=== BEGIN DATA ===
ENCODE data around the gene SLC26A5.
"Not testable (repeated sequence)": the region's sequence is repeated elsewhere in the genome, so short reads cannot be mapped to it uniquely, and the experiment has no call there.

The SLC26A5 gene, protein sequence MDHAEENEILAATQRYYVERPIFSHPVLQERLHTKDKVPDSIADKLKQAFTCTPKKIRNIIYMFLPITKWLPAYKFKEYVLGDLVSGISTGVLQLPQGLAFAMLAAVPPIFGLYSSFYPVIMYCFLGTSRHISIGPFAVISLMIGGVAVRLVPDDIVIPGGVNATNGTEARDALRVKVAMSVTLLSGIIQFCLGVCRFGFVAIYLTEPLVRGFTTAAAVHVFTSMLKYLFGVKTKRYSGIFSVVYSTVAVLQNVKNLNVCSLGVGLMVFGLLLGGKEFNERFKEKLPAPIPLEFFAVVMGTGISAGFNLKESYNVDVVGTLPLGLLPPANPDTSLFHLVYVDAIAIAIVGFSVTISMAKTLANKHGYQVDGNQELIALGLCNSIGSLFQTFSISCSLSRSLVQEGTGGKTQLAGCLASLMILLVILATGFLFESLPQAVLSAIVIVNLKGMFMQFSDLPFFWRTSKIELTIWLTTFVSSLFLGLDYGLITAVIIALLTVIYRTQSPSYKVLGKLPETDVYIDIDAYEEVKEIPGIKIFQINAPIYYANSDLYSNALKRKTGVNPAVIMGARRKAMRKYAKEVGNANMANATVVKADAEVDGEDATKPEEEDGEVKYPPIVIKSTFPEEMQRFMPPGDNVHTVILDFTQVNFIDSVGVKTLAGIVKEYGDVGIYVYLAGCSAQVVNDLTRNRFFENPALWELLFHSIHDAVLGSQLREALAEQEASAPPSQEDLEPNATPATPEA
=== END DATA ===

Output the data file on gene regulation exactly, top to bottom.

ENCODE data around the gene SLC26A5.
"Not testable (repeated sequence)": the region's sequence is repeated elsewhere in the genome, so short reads cannot be mapped to it uniquely, and the experiment has no call there.

The SLC26A5 gene, protein sequence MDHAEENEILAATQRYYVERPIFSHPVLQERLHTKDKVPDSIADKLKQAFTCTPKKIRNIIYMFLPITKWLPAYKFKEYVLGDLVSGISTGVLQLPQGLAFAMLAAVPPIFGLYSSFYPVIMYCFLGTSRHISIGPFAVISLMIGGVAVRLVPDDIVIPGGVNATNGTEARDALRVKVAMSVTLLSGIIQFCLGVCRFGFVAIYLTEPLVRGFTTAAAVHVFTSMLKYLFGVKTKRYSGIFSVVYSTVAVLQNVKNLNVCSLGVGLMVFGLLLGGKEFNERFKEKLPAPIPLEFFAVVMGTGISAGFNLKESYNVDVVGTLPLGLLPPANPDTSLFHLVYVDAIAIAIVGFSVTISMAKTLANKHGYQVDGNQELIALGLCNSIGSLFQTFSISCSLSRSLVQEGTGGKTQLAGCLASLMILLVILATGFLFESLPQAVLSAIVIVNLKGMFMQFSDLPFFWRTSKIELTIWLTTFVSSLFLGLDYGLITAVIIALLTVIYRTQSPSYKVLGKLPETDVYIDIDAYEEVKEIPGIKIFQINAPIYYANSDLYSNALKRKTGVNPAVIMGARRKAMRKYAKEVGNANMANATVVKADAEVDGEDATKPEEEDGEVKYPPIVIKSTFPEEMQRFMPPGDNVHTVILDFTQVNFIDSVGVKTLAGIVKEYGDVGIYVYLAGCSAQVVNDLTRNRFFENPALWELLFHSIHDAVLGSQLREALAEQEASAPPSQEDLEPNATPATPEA